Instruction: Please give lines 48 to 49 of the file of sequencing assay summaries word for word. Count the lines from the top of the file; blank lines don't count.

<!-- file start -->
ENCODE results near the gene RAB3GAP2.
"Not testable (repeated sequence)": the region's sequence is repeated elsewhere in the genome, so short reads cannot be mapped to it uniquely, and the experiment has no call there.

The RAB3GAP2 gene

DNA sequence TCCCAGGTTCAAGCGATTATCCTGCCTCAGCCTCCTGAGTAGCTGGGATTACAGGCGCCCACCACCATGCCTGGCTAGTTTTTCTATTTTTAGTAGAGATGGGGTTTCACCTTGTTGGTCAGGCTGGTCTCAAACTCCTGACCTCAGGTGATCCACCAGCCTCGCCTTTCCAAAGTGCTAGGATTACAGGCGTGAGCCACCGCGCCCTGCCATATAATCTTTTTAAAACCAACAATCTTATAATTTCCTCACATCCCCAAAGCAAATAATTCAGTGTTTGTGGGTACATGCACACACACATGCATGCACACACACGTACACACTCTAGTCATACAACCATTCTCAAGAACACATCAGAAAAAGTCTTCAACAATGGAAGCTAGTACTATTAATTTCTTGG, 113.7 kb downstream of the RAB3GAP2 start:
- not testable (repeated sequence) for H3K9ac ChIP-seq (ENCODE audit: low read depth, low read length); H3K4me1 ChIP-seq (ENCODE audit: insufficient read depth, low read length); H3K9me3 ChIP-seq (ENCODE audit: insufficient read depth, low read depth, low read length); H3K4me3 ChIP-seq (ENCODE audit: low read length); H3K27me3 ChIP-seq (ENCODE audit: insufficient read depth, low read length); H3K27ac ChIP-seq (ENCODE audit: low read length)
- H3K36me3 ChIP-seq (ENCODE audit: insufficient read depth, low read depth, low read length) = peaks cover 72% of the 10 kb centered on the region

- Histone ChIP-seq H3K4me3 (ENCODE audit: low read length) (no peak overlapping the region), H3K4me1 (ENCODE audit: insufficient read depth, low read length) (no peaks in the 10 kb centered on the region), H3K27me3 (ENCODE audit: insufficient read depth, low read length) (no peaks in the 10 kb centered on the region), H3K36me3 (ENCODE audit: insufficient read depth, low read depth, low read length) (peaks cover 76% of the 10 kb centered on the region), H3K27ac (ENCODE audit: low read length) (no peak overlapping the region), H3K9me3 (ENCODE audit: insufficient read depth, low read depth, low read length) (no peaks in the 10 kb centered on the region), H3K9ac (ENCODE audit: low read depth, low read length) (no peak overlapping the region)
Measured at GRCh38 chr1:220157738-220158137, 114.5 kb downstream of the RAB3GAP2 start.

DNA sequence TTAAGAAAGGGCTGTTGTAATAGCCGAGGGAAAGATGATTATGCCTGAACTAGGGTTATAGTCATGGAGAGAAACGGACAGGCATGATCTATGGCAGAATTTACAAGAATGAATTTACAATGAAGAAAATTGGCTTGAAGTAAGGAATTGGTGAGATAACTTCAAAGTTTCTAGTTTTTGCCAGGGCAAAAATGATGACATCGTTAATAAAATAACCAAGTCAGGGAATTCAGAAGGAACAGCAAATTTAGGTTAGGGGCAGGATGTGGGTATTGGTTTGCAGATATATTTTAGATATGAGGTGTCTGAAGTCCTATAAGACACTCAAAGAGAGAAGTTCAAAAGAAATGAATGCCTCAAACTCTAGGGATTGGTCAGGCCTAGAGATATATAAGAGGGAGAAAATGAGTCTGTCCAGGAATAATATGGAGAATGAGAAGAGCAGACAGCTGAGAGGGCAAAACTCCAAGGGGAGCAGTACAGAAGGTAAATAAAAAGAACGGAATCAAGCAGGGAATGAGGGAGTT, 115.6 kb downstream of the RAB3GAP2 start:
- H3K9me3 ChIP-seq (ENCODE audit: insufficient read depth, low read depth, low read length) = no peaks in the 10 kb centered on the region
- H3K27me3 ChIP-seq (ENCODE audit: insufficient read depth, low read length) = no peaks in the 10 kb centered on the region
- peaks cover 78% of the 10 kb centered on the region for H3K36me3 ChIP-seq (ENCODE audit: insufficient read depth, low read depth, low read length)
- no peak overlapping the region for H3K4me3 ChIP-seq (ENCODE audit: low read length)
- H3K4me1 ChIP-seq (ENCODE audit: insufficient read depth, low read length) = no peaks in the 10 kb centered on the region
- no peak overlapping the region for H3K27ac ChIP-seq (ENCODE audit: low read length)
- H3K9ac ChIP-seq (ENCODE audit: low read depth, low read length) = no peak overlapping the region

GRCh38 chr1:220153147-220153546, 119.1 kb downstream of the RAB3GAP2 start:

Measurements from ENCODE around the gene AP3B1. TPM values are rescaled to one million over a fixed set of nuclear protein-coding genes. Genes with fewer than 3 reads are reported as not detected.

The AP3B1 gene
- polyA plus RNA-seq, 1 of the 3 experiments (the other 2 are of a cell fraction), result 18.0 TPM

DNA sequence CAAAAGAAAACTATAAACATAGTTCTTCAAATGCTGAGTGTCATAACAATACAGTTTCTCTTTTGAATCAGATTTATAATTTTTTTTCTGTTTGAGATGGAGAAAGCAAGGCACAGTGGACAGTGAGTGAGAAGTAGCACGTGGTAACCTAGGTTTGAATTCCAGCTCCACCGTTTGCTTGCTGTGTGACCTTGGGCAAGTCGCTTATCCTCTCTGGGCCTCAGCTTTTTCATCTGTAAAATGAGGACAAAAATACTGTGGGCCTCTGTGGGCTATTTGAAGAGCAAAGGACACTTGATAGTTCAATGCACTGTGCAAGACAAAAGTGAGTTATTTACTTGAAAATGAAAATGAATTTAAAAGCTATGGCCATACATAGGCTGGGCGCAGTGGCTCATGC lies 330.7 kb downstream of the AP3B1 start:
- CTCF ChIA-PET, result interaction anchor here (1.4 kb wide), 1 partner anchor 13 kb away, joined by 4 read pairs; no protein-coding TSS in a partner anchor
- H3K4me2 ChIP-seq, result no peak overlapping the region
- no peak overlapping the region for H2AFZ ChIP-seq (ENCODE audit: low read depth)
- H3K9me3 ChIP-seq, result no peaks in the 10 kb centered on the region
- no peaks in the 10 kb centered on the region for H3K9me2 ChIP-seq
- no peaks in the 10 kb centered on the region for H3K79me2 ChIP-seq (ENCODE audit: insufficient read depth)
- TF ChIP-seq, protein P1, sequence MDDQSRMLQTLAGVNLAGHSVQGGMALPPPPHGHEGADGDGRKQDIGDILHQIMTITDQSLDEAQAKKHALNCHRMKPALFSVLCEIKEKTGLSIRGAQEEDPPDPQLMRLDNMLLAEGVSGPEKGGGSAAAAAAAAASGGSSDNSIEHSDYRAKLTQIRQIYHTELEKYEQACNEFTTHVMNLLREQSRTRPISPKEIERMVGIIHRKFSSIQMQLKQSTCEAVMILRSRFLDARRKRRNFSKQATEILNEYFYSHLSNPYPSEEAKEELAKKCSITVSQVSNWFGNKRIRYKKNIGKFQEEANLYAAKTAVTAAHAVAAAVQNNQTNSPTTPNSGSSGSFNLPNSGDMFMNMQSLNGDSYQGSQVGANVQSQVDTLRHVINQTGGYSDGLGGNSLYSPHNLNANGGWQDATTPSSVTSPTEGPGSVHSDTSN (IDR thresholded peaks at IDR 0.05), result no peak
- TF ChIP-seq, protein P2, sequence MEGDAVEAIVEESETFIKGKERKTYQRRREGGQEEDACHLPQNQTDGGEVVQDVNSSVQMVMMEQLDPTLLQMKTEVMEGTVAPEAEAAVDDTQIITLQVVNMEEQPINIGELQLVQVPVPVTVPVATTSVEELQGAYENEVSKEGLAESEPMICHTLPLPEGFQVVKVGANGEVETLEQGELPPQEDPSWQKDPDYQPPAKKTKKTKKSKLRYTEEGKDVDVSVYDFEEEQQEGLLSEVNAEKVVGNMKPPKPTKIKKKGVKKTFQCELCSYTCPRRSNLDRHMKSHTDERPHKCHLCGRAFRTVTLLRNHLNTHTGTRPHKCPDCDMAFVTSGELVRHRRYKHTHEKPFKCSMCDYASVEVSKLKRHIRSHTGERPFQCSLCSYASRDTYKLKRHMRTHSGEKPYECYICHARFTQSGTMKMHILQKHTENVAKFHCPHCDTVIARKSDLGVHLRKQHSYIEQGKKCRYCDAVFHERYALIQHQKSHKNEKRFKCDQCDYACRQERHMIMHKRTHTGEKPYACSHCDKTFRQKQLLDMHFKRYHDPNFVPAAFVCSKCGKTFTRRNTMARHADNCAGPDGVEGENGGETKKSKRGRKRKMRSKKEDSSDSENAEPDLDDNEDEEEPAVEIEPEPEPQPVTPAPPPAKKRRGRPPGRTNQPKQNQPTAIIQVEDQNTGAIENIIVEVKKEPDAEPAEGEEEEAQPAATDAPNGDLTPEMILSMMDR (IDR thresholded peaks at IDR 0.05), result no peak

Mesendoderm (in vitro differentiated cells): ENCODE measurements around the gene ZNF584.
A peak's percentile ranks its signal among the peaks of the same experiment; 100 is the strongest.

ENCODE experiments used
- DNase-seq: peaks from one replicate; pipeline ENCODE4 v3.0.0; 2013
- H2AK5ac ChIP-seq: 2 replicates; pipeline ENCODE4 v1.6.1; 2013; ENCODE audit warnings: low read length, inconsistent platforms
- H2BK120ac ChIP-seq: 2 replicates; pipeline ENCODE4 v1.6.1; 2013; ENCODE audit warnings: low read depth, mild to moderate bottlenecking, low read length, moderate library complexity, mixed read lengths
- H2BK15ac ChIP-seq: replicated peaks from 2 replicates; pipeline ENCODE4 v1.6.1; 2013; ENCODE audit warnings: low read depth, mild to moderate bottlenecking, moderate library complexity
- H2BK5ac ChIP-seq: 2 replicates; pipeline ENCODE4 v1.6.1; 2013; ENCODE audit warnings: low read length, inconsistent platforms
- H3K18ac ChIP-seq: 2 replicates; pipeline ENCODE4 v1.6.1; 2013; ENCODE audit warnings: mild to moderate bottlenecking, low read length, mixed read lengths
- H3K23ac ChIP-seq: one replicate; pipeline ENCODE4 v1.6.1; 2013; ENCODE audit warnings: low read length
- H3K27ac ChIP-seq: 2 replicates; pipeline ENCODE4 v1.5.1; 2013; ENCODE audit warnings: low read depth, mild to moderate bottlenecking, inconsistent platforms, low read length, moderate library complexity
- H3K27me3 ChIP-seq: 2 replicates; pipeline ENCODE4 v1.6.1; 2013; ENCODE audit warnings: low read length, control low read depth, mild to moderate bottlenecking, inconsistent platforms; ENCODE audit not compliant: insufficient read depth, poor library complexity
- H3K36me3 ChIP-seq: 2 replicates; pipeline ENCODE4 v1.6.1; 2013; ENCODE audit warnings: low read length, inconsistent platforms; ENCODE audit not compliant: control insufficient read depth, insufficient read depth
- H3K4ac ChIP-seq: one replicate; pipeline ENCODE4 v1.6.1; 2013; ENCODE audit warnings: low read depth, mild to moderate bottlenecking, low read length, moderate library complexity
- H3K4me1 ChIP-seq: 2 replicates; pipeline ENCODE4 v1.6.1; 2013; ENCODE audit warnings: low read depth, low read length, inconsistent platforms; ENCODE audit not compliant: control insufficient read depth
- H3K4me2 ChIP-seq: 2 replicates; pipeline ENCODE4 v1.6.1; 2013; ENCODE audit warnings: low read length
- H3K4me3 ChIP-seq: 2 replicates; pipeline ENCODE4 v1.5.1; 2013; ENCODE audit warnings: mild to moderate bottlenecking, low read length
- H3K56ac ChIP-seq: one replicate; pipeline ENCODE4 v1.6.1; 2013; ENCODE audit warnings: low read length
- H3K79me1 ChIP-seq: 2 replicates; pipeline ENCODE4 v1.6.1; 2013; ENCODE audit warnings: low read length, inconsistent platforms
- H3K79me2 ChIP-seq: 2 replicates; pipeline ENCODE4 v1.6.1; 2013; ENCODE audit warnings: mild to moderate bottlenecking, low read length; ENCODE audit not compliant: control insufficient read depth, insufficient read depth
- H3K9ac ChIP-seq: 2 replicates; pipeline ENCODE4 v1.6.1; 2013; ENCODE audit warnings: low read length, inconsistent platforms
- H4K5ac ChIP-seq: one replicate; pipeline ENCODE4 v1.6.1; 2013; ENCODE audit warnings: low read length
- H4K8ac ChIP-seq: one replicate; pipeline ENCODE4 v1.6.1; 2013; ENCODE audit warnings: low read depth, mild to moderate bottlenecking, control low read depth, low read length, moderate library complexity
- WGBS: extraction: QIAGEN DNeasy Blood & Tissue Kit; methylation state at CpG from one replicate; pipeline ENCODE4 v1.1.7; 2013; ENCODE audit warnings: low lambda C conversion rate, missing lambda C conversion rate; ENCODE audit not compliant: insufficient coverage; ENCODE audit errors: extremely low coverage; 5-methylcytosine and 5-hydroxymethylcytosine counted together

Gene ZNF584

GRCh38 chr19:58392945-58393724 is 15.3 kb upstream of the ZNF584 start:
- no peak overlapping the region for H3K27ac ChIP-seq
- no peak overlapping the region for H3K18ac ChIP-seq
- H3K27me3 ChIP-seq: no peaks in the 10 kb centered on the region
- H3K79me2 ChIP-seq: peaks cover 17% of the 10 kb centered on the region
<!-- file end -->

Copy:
- H3K79me1 ChIP-seq: 2 replicates; pipeline ENCODE4 v1.6.1; 2013; ENCODE audit warnings: low read length, inconsistent platforms
- H3K79me2 ChIP-seq: 2 replicates; pipeline ENCODE4 v1.6.1; 2013; ENCODE audit warnings: mild to moderate bottlenecking, low read length; ENCODE audit not compliant: control insufficient read depth, insufficient read depth